The Relationship of Pain and Cognitive Impairment with Social Vulnerability—An Analysis of the Canadian Study of Health and Aging


  • Disclosures: All the data reported here were gathered using public funding from the National Health Research Development Program, which administrated a grant from the Seniors' Independence Research program (6606-3954-MC[S]). Funding for these analyses came from a career development award from the National Institute on Aging K23AG029815 and from the Canadian Institutes of Health Research through an operating grant (MOP-62823). Additional support came from the Dalhousie Medical Research Foundation (career support to KR as Kathryn Allen Weldon Professor of Alzheimer Research) and the Fountain Innovation Fund of the QEII Research Foundation. Funding agencies had no role in the design and conduct of the study; data collection, management, analysis, and interpretation of the data; and preparation, review or approval of the manuscript.

Joseph W. Shega, MD, Section of Geriatrics and Palliative Medicine (MC 6098), 5841 S. Maryland Avenue, Chicago, IL 60637, USA. Tel: 773-834-7999; Fax: 773-702-3538; E-mail:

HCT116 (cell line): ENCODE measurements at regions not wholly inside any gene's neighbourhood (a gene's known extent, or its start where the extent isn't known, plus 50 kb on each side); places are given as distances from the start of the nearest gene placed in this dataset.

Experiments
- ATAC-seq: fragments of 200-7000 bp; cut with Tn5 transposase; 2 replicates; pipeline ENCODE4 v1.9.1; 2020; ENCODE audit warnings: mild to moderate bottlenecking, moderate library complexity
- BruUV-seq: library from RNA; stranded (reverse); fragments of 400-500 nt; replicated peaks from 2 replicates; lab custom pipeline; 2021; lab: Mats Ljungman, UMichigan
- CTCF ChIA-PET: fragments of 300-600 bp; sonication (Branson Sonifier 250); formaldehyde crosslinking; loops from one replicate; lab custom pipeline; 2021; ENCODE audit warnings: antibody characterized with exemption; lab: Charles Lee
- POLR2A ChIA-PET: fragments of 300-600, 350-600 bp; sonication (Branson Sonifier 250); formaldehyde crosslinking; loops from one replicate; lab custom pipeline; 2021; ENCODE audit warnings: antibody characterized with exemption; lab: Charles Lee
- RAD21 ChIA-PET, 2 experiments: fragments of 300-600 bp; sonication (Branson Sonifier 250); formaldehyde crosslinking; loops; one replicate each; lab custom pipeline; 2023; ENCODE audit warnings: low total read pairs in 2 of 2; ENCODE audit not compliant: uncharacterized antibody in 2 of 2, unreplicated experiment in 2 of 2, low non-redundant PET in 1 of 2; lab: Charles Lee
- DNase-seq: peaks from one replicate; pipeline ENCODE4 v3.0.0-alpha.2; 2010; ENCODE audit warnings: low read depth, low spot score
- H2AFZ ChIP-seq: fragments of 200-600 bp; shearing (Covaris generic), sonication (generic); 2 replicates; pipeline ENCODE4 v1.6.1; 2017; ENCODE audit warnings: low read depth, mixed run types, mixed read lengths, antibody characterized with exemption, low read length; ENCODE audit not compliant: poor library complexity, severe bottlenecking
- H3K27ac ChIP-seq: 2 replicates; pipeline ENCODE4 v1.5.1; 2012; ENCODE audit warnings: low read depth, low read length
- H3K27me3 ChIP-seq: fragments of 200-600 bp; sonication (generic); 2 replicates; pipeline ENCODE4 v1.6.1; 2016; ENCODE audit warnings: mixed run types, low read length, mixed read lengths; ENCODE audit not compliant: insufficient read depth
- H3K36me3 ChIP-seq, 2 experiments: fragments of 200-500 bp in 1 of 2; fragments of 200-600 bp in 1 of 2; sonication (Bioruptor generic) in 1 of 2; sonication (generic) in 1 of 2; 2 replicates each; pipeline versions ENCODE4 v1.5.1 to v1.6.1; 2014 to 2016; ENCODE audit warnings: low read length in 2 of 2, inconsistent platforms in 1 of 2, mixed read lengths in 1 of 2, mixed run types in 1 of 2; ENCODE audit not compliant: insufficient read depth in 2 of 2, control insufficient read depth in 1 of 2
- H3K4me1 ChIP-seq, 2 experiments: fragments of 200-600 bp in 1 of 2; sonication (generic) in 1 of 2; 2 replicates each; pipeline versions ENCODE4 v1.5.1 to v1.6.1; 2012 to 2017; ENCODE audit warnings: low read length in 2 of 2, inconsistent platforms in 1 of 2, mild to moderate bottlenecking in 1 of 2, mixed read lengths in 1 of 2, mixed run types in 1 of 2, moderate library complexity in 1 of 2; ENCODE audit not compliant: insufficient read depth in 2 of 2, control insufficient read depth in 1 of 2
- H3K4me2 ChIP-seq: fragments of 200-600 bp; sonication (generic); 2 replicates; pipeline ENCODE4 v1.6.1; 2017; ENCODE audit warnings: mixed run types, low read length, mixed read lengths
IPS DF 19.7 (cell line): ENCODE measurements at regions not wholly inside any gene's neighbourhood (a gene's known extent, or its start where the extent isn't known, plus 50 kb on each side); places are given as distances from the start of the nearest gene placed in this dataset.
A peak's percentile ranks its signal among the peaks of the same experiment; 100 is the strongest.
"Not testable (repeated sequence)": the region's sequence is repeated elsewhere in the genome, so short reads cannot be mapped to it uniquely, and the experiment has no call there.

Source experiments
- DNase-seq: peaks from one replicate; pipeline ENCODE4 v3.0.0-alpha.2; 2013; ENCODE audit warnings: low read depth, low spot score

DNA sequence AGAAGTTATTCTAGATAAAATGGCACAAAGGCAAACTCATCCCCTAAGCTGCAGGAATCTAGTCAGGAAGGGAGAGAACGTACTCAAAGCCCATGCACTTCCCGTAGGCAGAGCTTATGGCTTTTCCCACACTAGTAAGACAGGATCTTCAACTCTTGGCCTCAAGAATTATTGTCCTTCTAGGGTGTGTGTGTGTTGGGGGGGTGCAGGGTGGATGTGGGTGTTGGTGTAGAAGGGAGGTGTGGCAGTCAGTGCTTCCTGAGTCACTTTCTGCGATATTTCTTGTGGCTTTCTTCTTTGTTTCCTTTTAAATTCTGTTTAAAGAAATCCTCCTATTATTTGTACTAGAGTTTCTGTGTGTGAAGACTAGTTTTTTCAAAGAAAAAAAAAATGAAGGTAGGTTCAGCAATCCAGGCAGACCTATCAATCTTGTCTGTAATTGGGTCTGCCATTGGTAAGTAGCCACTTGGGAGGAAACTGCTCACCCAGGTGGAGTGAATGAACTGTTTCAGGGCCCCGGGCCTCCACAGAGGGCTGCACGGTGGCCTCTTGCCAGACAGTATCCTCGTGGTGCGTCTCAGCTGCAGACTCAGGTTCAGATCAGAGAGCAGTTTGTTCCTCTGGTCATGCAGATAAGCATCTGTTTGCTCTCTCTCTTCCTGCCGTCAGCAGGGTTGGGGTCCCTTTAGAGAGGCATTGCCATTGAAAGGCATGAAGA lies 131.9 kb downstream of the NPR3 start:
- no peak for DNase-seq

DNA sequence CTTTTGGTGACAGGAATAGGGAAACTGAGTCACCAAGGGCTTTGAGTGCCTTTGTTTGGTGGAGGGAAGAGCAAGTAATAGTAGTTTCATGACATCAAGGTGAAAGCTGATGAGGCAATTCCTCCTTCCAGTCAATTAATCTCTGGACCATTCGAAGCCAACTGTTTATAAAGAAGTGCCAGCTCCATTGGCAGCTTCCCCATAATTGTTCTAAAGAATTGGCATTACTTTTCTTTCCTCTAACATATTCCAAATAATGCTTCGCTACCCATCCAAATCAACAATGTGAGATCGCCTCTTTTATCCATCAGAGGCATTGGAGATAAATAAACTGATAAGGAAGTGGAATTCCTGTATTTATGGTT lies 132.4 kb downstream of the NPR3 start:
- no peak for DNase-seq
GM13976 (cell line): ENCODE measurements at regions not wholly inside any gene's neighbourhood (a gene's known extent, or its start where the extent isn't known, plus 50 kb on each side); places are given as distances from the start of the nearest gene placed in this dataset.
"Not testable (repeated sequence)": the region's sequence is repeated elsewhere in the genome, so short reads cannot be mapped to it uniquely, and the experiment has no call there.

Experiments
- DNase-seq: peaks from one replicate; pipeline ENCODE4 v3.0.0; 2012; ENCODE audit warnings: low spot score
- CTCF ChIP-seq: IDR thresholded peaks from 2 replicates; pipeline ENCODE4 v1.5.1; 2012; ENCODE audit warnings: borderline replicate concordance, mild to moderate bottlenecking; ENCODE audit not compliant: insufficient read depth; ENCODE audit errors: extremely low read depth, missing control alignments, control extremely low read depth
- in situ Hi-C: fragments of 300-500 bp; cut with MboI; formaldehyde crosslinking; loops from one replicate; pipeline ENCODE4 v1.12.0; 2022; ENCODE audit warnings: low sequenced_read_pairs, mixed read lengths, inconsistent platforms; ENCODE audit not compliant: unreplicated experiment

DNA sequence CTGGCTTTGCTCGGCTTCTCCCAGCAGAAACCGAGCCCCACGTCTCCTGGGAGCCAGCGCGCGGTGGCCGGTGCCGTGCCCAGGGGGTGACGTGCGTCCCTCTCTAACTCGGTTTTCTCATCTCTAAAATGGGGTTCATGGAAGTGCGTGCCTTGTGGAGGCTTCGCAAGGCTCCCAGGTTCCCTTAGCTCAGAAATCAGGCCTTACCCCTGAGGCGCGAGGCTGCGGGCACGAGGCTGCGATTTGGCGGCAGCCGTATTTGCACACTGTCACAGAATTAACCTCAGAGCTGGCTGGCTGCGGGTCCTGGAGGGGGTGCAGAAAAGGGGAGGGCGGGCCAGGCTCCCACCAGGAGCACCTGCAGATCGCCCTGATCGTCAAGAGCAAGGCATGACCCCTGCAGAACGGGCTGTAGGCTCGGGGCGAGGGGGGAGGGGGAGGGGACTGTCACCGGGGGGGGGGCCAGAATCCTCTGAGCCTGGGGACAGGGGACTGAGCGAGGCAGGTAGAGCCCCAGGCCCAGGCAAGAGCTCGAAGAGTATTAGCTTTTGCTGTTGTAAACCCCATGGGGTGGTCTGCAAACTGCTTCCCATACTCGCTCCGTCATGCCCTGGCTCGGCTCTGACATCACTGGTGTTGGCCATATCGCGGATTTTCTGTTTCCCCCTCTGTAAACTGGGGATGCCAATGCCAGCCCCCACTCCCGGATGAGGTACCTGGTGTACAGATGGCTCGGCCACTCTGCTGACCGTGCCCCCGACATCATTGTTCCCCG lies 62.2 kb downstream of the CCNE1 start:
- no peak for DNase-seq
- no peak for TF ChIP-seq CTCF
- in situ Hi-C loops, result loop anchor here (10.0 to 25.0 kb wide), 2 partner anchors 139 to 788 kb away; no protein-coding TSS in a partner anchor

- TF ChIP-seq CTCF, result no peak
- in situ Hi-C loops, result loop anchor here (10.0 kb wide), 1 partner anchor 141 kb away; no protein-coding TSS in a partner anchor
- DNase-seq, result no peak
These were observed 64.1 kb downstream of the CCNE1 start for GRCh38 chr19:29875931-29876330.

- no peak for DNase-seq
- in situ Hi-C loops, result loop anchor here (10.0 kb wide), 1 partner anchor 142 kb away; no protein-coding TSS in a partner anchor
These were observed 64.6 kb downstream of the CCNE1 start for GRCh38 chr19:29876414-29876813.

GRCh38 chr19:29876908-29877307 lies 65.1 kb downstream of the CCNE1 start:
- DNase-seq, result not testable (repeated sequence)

Objective.  The objective of this study was to delineate the relationship between noncancer pain and cognitive impairment with social vulnerability.

Design.  The study was designed as a cross-sectional analysis of the Canadian Study of Health and Aging, 1996 wave.

Setting.  Community-dwelling older adults in Canada.

Subjects.  3,776 study participants.

Outcome Measures.  Pain was categorized as no or very mild pain vs moderate or severe pain. Cognitive impairment was dichotomized from the Modified Mini-Mental State Examination (0–100) to no (>77) or impairment (77 or <). Social vulnerability (outcome) was operationalized as the accumulation of 39 possible self-report variables related to social circumstance, scores range from 0 to 1, where higher scores indicate greater vulnerability. Additional covariates included demographics, depressed mood, comorbidity, and functional impairment. Bivariate and multivariate relationships between pain and cognitive impairment with social vulnerability were assessed using t-tests and linear regression, respectively.

Results.  Of 5,703 respondents, 1,927 were missing a component of the social vulnerability index and of these nine were missing a pain response, leaving 3,767 (66.1%) of the original sample. A total of 2,435 (64.6%) reported no/mild pain and 3,435 (91.2%) were cognitively intact. The mean (standard deviation) social vulnerability index was 9.97 (3.62) with scores ranging from 1.12 to 26.85. Moderate or severe pain 0.44 (95% confidence interval [CI] 0.21, 0.66, P < 0.01) and cognitive impairment 0.49 (95% CI 0.13, 0.86, P < 0.01) were independently associated with social vulnerability, but the interaction term was not statistically significant, 0.40 (95% CI −0.32,1.14, P = 0.27).

Conclusion.  Pain and cognitive impairment are independently associated with social vulnerability. Improvements in pain management might mitigate social vulnerability in a growing number of older adults with either or both conditions.